COMMENTARY | This season new Los Angeles Clippers point guard, Darren Collison, will find himself in the familiar position of backing up superstar Chris Paul.
Collison, who is entering his fifth season out of UCLA, is back in Southern California after a disappointing campaign with the Dallas Mavericks last year. After being selected for the NBA All-Rookie team in 2009-2010, Collison's stock has taken a major hit in a league that has seen a number of young point guards rise to prominence.
Fall from Grace
While no one expected Collison to be an All-Star level talent like his fellow All-Rookie Team awardees Stephen Curry, Brandon Jennings and Tyreke Evans, his ability to manage a team was made apparent quickly after taking over for an injured Chris Paul with the New Orleans Hornets in 2010. With a stellar rookie campaign under his belt, Collison was dealt to the Indiana Pacers. The promising young Pacers put up a valiant effort during the 2011 playoffs with Collison at the helm but they were easily bounced by the Chicago Bulls. The following season, the Pacers were pressed to improve their point guard situation and dealt for George Hill. After splitting time with Hill in 2012, Indiana moved Collison to the Dallas Mavericks for the immortal Ian Mahinmi.
Collison, a former All-NBA Rookie Team member, who averaged 12.1 ppg, and 5.2 apg, and has proven himself a serviceable starter was traded for a player whose primary talent is providing six hard fouls.
Now on his fourth team in five seasons, Collison was understandably thoughtful about his new role during Clippers Media Day on Monday saying to Clippers.com, "If I have to sacrifice my role as a starter and give up some of my aspirations and my dreams just to win a championship, I'll do that. I think that's part of sacrifice. I think that's a part of being on a good team and helping the team win. I'm all up for that. It wasn't easy, but at the same time if that's what it's going to take to win a championship, then I'm all up for it."
Although replicating the athletic feats of the muscle-bound Eric Bledsoe will be a tough task, Collison's steady hand is just what the Clippers need. A more seasoned back up point will help vault the Clippers from dangerous team to legitimate contender.
Chris Paul's offensive wizardry was the primary reason for the Clippers' success last season. According to the NBA.com statistics database, his assist to turnover ratio was an NBA-best 4.26 and his ability to control the tempo of a game has been well documented. No reserve guard can put up numbers as stellar as Paul's, but offense that was not initiated by the All-NBA point guard was difficult to come by for the Clippers in 2012-2013. Some of this can be attributed to the now departed, Vinny Del Negro's unimaginative offensive schemes, but a majority of the Clippers' woes stemmed from their personnel.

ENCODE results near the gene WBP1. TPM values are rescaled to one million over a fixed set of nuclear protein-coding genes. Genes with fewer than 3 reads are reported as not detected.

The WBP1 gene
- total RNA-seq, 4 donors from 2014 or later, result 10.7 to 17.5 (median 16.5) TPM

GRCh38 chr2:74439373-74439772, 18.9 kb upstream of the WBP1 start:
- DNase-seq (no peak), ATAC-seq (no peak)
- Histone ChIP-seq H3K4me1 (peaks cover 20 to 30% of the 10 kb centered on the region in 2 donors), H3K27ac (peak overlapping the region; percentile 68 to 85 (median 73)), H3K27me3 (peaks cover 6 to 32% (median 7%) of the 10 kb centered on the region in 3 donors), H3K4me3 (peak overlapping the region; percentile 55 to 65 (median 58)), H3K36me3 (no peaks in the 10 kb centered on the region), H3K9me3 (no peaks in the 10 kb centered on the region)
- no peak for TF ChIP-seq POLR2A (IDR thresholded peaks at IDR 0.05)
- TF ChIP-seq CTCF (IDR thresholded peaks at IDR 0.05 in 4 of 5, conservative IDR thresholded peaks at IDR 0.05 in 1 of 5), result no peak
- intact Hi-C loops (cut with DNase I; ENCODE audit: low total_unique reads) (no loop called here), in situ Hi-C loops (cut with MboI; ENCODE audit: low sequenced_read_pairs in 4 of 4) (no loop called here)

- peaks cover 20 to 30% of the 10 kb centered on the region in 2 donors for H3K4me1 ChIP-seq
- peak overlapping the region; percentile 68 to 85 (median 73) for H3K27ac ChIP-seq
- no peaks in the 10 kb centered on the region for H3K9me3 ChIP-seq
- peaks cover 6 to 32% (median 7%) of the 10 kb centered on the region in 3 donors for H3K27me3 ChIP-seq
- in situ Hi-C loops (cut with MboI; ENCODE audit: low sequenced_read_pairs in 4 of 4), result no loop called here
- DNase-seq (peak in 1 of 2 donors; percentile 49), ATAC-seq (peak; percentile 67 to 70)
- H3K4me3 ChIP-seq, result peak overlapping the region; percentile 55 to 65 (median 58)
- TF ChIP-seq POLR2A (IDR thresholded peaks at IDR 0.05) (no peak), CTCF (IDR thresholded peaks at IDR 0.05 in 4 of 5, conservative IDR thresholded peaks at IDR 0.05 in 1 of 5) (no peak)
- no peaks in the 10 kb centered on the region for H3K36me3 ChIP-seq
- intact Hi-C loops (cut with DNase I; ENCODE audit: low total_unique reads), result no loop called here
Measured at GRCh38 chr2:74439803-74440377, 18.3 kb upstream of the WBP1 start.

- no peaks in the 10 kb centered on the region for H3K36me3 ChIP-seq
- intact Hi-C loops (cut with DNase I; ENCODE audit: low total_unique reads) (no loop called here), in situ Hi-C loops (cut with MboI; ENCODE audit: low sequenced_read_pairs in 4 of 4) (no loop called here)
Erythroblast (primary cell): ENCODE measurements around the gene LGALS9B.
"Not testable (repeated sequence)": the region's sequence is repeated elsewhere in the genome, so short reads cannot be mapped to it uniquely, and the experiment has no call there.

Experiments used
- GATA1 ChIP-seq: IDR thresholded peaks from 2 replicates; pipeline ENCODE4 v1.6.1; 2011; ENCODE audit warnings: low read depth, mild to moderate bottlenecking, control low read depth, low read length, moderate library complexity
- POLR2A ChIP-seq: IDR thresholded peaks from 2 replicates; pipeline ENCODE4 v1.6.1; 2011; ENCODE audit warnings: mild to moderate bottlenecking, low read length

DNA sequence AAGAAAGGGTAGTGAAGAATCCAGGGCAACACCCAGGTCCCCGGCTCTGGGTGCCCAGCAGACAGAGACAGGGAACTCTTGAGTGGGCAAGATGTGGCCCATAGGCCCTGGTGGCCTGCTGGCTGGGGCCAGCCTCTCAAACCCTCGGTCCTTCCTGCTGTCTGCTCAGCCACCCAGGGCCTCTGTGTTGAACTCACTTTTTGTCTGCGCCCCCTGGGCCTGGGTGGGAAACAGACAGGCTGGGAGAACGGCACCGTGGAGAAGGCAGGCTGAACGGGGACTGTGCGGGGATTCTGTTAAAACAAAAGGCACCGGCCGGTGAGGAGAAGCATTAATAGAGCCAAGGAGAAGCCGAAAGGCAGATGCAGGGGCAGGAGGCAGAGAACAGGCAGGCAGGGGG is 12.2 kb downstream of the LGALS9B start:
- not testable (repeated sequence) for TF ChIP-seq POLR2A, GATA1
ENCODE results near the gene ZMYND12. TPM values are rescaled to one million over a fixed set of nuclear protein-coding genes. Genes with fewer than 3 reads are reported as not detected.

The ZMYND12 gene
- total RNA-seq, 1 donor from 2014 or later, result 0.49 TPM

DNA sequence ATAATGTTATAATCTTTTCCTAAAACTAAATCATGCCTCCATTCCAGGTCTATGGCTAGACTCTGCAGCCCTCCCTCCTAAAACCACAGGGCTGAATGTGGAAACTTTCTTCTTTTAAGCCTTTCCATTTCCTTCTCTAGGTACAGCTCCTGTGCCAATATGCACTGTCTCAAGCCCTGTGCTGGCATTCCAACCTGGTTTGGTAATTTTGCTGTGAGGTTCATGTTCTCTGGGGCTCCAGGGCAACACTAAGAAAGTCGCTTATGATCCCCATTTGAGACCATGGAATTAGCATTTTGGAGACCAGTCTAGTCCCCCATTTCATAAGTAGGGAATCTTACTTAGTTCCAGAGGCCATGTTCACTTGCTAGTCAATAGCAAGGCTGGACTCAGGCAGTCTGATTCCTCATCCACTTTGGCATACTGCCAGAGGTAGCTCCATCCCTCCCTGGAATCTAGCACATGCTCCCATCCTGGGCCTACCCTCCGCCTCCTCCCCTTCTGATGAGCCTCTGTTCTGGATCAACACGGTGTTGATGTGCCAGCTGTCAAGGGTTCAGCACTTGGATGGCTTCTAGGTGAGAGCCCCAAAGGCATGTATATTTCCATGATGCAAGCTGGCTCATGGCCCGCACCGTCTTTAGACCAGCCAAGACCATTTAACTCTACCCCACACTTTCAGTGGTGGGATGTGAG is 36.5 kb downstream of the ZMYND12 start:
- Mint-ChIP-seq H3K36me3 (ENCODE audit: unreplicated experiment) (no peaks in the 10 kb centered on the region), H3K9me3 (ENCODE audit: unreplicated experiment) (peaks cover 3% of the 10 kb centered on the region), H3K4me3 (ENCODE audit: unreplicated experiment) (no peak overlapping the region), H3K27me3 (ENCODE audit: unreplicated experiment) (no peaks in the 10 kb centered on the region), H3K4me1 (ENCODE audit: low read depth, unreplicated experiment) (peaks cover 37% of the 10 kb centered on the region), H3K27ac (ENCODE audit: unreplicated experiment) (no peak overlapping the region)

When spelling Paul last season, Bledsoe wreaked havoc on opposing teams with his defensive prowess resulting in many fast break buckets and highlight plays. However, in the halfcourt, Bledsoe lacked the shooting touch or understanding of nuances within the offense to produce effectively. Bledsoe's defense is unparalleled at the point guard position, but his 1.70 assist to turnover ratio while mustering only a single 3-point field goal attempt per game left much to be desired. In his defense, in games where he started for an injured Paul, Bledsoe upped his assist to turnover ratio to 2.03, however, he still lacked confidence in his 3-point shot. Over the course of the season Bledsoe only attempted 78 3-point field goals, which essentially made him a non-threat from the perimeter.
While Collison's 2.40 assist to turnover ratio is nowhere near Paul's level of efficiency, a steadier hand guiding the Clippers' second unit will allow the team to weather extended rests or foul trouble from their superstar. Although he's not a sharpshooter Collison attempted 136 3 point field goals last year and his willingness to take the 3 pointer, if necessary, will force defenses to guard the perimeter. Opponents regularly sagged off of Bledsoe last season, which often resulted in four players watching Jamal Crawford performing a dribbling exhibition in a valiant attempt to salvage possessions.
Collison's position as Paul's new old back up is a perfect match for both parties. The Clippers now have a proven back up who can keep the offense rolling if Paul is in foul trouble and Collison can play meaningful minutes for a contender. If Collison hopes to be a starter again one day, steadying the bench for a potential Western Conference finalist is a great starting point.
Brandon lives in Los Angeles and watches sports more than a normal person should. He was written and podcasted for SLAMonline, and is a former Los Angeles Clippers Intern.
- Sports & Recreation
- Los Angeles Clippers
- Darren Collison
- Chris Paul
- Dallas Mavericks